My father was a railway employee. In some way or other, this pushed me towards the railway system. There came a time when I discovered that there was also a railway police. As I saw it, they were responsible for the railway stations and other facilities of the Deutsche Bundesbahn. However, I did not understand why we needed them.
After graduation from high school, I had to serve in the army. There were military police. It was easier for me to understand why they were needed. After all, soldiers must be pretty tough fellows if you want to win wars with them. And consequently, you cannot treat them with as much consideration as normal citizens.
At Siemens, we had plant security. Among other things, they supervised venue security and patrolled along the fences. Just like the guards at the armed forces “secured” the barracks and military areas. For me, plant security at Siemens was something like the Siemens AG railway police.
Today, you hear that, for instance, Gasprom has its own small private army for this and other purposes. Yet, I still do not really understand the necessity to have plant security. Just like I do not really understand the justification for having a Gasprom army.
When they privatized the German Railway System, the railway police was not converted into the railway police of the Deutsche Bahn AG. Instead, they were made part of the border patrol. After all, trains are mobile and as such they are always something like a sort of “border”.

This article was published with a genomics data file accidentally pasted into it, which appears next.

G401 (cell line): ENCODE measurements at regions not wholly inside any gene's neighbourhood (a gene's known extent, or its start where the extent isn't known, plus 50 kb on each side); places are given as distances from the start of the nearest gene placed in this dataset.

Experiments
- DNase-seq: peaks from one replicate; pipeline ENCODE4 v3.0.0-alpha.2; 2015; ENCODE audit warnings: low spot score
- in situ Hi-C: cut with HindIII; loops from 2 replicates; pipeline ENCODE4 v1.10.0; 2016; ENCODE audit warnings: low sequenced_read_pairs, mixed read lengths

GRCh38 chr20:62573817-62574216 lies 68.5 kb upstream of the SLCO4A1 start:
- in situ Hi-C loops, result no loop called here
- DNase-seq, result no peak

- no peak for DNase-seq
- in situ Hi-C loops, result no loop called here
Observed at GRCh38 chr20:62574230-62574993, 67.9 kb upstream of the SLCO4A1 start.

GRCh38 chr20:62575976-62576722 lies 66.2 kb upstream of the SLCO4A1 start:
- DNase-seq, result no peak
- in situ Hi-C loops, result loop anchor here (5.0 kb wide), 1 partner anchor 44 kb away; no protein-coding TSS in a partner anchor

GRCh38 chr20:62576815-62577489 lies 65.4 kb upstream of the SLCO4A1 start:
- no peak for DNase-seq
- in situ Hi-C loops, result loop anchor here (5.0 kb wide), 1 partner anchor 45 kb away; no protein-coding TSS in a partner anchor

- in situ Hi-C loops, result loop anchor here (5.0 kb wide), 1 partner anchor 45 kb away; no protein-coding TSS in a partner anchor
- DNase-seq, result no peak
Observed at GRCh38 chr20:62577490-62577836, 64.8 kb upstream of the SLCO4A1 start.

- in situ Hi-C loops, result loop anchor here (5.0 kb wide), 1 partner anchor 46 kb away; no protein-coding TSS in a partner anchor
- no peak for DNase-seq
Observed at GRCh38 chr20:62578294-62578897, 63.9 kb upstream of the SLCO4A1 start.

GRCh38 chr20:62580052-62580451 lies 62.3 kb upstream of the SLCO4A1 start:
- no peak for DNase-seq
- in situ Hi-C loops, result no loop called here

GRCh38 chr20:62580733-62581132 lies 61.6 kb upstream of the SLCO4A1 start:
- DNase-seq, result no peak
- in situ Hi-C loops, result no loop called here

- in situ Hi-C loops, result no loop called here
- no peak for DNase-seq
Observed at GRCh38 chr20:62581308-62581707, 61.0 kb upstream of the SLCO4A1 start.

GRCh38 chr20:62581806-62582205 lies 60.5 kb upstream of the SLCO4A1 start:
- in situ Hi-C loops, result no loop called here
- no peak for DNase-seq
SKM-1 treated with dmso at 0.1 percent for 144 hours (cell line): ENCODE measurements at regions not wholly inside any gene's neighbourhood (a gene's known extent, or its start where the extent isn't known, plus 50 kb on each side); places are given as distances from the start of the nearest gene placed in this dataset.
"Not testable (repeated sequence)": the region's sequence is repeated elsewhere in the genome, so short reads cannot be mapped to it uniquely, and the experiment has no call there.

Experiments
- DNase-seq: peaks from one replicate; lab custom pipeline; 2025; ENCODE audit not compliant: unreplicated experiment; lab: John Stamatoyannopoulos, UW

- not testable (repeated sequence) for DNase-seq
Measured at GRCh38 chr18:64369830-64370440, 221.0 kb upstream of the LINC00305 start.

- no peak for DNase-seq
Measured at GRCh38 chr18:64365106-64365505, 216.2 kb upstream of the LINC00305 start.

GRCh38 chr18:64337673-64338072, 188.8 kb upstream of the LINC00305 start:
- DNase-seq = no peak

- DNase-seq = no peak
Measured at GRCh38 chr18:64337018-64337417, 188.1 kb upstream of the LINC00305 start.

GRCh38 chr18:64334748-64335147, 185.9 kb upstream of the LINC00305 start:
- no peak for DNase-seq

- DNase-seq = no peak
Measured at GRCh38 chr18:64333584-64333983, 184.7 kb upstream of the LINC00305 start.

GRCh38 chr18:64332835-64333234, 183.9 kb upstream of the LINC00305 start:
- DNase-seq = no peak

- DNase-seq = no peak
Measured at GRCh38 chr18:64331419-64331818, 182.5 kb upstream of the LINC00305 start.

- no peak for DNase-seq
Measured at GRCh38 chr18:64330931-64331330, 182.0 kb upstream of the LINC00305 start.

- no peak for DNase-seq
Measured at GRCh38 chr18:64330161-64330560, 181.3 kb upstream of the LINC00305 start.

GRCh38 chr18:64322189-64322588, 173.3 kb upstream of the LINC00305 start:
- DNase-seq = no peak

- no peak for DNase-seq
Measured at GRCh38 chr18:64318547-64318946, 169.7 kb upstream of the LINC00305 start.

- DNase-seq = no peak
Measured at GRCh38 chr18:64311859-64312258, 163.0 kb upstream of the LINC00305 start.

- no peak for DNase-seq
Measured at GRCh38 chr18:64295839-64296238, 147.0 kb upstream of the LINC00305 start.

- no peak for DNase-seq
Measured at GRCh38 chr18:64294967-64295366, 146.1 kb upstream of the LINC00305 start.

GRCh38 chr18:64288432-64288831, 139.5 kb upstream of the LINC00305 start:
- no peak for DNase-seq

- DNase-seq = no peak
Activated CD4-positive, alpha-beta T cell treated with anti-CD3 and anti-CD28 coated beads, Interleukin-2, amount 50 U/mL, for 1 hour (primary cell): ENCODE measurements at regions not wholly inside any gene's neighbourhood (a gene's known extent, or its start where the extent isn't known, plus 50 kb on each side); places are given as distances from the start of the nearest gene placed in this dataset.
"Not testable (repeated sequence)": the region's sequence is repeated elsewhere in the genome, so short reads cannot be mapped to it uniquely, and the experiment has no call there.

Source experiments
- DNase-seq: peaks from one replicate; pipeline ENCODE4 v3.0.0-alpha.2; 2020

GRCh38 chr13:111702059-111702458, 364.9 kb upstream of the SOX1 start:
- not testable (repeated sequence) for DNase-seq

For me, border patrol was always a very special police. The very meaning of the word indicated what I clearly understood to be their purpose. They were supposed to secure and defend our borders in times of peace, just like it used to be the intended task of the German Armed Forces in times of war.
Today, the border patrol has other tasks, as well – such as tracing illegal employment. In the near future, they are supposed to also control if the “minimum wage legislation” is adhered to. The tax revenue offices also have their own police – the tax fraud investigators.
Now we have many private polices, as well. And they, too, have one thing in common – they wear uniforms and drive around in cars imitating police vehicles.
Well, I really do not fully understand it. Basically, we have a law, don’t we? So why is not one police force sufficient? It could do its job according to the distribution of tasks and regional responsibility and see to it that the law is kept and the citizens are protected against violations, couldn’t it?
😉 Or do they intend to install separate police forces for each individual piece of legislation?
Mind you, I am not even talking about police-like systems such as the German Intelligence Service. Naturally, they do not wear uniforms. The plans to legalize the Armed Forces for “action inside the country” is something I prefer not even to think about.
(Translated by EG)